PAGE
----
GOod point about Hogg.

    I disagree this has anything to do with neoconservatism. Chretien regularly prorogued, and today I learned Bob Rae prorogued the Ontario legislature 3 times as NDP Premier. Moreover, the greatest example of lawlessness in recent Canadian political history is Adscam, which we can thank the Quebec flank of the Liberal Party for.

    The odd thing about the fuss over Harper proroguing is that s. 20 of the original BNA Act required annual proroguing. Trudeau amended it to require an annual “sitting,” which does not require resetting the agenda and the committees. He did this to give the executive greater control over the House.

    I’ve never thought neoconservatism is a useful term of analysis. For most academics, it usually refers to someone one doesn’t like. Referring to Harper as anything other than a liberal (or economic liberal) is to forget his political hero is Wilfred Laurier. That’s Chretien’s too.

    • 5 Marcos Paulo Reis January 24, 2010 at 7:29 pm

      Hello John,

      Agreed. Neoconservatism is not the best term. I should have used free-market liberalism. And I think you also hit the right note about the concentration of powers on the PMO. Leaders on the Liberal Party and on the Conservative Party have being done that. It is presidentialism by stealth.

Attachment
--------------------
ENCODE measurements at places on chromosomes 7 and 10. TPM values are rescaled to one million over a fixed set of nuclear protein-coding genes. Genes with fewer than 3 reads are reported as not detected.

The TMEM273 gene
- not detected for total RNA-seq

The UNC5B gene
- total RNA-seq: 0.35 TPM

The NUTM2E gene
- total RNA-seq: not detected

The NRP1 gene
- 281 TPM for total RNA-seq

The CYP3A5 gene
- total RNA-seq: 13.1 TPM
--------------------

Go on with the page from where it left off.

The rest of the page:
Regards

      Marcos Paulo Reis

  4. 6 John von Heyking January 24, 2010 at 8:03 pm

    I wouldn’t characterize the NDP government of Bob Rae as “free-market liberalism”. The concentration of powers in the political executive, which is a worldwide phenomenom, is not restricted to ideology.

    If there is an ideological component, it would be the rise of the administrative state since the 1950s, which has given law-making powers to the executive at the expense of parliamentarians. The left has contributed the loudest and largest number of cheerleaders for the administrative state, but the right has done nothing to prevent or roll back, and in fact has facilitated, its expansion.

  5. 7 Bluenose January 26, 2010 at 5:19 pm

    I was a bit surprised that CES Franks and Jennifer Smith werent on th list.

  6. 8 anonymous January 26, 2010 at 8:01 pm

    I’m not – Franks seems to be losing his mind